MANNSVILLE — The proposed dissolution of the village into the town of Ellisburg left many residents at a public hearing Tuesday night questioning why it was necessary and what services could be lost, despite possibly hundreds of dollars in annual property taxes savings for both village and town residents.
“When we look at what our tax dollars pay for ... are we willing to give up services that those two, three, four hundred dollars a year pay for?” said Valerie A. Deon, a village resident and member of the village dissolution committee. “If everyone votes no, we’ll still have our village, and if we don’t we’ll become a part of the township.”
About 35 residents came to the village fire hall, Main Street, to hear a draft plan about dissolution, which has been in the works for more than a year.
Jill Symonds, a research associate for the Center for Governmental Research, Rochester, who researched the effects of dissolution, outlined some of the outcomes of dissolution for the village and its approximately 350 residents.
n The village could see reductions of about $38,000 in annual pay by eliminating the positions of its elected representatives along with administrative and public works staff.
n While the town may continue maintaining the village park, collecting storm debris and plowing, sanding and sweeping streets, it will not plow the church, museum, library or fire department, hang Christmas lights, pick up leaves or clean and flush fire hydrants, services all now done by the village.
n Residents in the village would still be on the hook for street lighting and water costs, with its debts being carried over into a village water district in the town.
n Village laws would remain in effect for two years, at which point the town could decide to affirm or reject them.
However, Ms. Symonds’s presentation noted dissolution could result in heavily reduced tax rates, especially when factoring in the state’s Citizen Empowerment Tax Credit, which rewards municipalities that merge or dissolve. The credit would equal about 15 percent of the combined village and town budget, or about $136,000 per year.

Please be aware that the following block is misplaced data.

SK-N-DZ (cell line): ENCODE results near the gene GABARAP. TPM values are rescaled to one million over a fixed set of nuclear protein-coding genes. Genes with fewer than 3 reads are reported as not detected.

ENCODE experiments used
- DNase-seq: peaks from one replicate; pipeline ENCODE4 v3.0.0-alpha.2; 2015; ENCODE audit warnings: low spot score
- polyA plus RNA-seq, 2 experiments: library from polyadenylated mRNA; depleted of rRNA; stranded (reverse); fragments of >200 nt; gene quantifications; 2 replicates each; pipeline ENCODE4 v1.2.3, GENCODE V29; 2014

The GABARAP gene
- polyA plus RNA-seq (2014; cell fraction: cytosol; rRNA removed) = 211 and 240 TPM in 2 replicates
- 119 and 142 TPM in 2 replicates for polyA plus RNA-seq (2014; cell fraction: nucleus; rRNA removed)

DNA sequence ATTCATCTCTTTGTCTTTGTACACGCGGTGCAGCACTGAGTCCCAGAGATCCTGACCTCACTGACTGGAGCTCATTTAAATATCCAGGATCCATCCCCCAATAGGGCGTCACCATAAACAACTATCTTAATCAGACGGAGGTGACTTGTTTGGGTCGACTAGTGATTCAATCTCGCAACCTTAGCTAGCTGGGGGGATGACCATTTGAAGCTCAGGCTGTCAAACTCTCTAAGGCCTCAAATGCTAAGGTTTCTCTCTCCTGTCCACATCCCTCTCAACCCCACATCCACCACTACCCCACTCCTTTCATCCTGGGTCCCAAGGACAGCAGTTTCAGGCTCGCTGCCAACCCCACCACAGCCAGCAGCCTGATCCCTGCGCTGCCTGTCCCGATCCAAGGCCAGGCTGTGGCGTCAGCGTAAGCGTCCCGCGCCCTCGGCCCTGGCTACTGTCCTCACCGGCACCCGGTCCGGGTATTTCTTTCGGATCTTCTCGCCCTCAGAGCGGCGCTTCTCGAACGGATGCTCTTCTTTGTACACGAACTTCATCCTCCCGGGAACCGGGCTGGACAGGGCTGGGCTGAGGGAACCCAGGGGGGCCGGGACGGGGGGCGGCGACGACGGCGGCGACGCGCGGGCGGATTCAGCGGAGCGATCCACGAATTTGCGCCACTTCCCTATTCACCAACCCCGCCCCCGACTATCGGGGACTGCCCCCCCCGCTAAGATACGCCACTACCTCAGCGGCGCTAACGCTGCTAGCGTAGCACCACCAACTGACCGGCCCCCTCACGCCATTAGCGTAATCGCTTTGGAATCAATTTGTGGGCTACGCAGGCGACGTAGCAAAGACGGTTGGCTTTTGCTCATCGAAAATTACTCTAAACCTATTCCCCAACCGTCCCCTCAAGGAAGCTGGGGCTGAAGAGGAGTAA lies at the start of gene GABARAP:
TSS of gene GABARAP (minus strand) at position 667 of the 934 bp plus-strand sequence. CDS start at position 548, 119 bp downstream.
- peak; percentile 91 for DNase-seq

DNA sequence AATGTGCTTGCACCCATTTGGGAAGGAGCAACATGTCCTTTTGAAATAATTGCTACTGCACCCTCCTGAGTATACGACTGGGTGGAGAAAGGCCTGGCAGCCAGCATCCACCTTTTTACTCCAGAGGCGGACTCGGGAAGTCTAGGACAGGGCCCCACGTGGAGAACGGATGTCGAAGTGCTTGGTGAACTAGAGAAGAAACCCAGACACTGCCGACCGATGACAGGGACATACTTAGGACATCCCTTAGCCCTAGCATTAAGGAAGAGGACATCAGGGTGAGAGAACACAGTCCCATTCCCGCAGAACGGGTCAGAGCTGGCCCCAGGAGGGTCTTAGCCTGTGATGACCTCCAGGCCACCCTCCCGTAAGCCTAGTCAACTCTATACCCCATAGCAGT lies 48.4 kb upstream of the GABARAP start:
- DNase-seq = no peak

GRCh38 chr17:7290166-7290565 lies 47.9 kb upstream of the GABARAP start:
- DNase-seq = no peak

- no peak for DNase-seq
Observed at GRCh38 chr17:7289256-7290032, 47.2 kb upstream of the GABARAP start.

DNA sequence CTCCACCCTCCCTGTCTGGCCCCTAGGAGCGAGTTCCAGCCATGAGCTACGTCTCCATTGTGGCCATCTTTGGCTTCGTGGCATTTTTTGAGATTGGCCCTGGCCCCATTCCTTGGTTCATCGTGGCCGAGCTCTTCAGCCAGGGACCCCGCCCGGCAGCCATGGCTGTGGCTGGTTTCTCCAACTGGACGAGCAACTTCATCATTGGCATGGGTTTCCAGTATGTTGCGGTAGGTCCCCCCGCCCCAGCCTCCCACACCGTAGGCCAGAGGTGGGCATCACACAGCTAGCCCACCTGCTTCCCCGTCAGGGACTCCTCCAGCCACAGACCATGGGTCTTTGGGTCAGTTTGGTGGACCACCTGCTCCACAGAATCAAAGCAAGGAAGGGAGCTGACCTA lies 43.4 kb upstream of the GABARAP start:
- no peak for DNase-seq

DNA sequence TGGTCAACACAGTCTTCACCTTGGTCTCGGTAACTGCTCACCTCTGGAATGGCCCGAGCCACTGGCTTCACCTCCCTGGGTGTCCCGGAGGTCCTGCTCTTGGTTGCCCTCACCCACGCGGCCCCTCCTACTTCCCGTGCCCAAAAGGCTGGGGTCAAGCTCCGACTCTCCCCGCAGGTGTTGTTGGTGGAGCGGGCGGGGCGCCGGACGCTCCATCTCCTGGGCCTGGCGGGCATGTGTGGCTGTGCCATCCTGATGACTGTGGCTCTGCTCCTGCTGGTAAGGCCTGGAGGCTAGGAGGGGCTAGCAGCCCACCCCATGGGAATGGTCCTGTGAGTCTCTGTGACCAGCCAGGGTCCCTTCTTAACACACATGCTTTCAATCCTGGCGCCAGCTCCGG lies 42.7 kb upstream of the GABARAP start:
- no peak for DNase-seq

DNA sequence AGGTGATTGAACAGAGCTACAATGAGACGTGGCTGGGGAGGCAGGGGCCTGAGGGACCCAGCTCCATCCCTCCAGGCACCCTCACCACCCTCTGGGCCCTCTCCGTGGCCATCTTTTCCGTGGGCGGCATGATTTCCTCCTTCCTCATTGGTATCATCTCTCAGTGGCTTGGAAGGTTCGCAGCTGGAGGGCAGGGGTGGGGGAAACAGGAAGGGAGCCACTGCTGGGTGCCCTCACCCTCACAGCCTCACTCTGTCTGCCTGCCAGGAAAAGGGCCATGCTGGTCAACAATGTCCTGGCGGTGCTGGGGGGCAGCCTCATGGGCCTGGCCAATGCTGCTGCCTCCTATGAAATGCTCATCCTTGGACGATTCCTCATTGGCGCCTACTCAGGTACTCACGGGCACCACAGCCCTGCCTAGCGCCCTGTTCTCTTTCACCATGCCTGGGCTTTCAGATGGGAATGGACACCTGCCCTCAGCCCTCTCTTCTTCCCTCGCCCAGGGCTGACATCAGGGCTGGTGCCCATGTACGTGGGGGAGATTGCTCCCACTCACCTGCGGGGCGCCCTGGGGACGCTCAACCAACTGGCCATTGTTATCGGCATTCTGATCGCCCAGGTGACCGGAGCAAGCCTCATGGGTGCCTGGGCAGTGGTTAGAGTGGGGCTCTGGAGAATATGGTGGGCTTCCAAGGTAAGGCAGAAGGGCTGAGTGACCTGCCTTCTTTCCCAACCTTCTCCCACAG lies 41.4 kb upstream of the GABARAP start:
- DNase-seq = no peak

With dissolution and the state credit, the village’s tax rate could fall from $5.40 per $1,000 of assessed value to $2.90, a 45 percent reduction. In the town, the credit would push base rates from $2.40 per $1,000 of assessed value to $1.90, a 20 percent drop.
However, some residents worried that the state would pull the funding in the years after a decision was made.
Michelle A. Slade, who lives on Mill Street, expressed concerns that the town has not locked into what services it would offer.
“Just because we know what we want now, and we know what we have, doesn’t mean that will be there when we dissolve,” Mrs. Slade said.
A final dissolution plan from the committee is scheduled to be ready for submission to the village Board of Trustees by the end of November. If there are no changes to the committee’s timetable, the board would vote on dissolution in January, and the decision would go up for a public vote in March.
The next public hearing to discuss dissolution is scheduled for Nov. 19. The Ellisburg Town Council will discuss the matter at its Nov. 8 meeting. More information about the village’s dissolution plans can be found at www.cgr.org/mannsville.